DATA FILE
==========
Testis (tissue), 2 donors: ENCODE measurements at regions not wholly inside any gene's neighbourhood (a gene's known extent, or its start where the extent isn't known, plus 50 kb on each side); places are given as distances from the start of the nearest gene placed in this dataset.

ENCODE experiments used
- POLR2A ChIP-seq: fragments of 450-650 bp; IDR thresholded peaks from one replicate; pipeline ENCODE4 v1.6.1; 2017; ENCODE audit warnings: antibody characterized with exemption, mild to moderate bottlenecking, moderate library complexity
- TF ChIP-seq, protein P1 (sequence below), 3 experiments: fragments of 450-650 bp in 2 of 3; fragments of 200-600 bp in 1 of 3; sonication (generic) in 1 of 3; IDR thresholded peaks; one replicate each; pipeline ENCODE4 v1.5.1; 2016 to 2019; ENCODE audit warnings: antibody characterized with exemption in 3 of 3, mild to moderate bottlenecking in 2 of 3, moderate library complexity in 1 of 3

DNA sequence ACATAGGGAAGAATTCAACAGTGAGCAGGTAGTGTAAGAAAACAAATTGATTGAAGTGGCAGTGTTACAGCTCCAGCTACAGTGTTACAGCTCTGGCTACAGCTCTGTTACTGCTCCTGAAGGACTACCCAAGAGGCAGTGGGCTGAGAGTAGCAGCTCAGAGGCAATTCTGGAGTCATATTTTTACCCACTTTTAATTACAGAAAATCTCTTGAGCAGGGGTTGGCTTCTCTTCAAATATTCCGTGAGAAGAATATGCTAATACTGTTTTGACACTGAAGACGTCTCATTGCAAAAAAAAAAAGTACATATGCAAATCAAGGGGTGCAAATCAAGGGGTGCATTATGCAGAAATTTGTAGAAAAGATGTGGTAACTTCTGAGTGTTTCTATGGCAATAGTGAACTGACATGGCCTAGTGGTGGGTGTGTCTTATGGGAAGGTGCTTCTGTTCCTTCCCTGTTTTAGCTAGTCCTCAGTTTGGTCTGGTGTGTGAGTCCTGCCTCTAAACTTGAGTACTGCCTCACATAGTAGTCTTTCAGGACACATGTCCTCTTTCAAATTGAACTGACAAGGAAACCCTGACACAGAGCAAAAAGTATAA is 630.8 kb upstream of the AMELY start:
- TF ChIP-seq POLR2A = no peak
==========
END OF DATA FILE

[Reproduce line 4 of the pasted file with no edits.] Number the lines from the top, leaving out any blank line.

- TF ChIP-seq, protein P1 (sequence below), 3 experiments: fragments of 450-650 bp in 2 of 3; fragments of 200-600 bp in 1 of 3; sonication (generic) in 1 of 3; IDR thresholded peaks; one replicate each; pipeline ENCODE4 v1.5.1; 2016 to 2019; ENCODE audit warnings: antibody characterized with exemption in 3 of 3, mild to moderate bottlenecking in 2 of 3, moderate library complexity in 1 of 3